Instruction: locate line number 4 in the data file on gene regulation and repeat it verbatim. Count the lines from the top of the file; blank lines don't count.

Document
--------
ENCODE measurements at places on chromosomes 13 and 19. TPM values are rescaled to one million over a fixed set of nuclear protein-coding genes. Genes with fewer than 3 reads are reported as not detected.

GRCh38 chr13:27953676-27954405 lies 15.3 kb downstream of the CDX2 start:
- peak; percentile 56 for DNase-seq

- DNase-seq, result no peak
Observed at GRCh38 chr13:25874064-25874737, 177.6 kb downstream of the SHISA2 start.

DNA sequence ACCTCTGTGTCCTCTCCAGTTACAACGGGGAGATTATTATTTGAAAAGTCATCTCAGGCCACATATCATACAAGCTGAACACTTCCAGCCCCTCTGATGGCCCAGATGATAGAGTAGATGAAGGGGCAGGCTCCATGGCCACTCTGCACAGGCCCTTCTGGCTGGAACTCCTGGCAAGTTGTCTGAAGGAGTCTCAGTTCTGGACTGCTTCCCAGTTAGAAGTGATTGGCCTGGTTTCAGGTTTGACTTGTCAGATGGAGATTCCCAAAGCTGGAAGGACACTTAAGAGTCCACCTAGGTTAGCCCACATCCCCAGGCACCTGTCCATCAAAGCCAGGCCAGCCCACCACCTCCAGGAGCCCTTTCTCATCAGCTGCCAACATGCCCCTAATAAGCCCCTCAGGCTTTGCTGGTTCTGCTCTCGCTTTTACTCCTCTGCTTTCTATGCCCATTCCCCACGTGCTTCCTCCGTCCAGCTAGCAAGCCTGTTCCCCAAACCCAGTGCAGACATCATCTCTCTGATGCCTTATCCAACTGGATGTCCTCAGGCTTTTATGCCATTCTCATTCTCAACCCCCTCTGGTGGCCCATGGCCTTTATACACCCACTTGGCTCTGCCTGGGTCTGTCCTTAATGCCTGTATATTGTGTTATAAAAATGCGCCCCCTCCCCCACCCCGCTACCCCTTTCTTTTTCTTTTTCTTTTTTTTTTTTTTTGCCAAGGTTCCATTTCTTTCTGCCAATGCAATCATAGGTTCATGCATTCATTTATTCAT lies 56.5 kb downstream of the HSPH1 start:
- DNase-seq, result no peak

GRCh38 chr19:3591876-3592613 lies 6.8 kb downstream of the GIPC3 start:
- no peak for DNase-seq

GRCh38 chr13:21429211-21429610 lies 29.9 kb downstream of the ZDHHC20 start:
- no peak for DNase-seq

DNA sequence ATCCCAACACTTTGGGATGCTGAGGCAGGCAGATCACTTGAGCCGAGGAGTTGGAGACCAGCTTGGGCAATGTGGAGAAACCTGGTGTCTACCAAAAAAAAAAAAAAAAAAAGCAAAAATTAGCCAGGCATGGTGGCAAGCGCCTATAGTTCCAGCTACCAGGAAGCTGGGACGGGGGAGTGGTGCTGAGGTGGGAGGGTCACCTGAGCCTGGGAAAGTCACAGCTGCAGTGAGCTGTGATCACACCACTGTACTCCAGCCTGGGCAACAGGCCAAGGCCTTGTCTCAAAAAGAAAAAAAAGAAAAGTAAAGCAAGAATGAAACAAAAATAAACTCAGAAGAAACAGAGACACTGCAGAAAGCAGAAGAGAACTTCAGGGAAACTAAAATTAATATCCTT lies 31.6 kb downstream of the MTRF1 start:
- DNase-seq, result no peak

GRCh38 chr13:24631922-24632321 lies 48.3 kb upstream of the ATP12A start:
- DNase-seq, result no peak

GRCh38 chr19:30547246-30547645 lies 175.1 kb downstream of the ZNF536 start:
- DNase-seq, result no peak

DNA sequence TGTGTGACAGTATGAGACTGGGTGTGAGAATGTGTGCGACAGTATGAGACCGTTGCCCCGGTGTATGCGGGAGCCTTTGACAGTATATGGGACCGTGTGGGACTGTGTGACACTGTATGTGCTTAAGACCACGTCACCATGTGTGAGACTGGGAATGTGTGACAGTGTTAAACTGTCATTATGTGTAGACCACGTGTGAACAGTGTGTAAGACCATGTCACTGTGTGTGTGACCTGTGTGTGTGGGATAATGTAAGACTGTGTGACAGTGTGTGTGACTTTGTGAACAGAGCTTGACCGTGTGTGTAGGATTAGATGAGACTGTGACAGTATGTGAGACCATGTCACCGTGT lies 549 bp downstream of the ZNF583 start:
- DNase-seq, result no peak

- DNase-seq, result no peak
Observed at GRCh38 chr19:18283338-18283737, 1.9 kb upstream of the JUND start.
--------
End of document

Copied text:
- DNase-seq, result no peak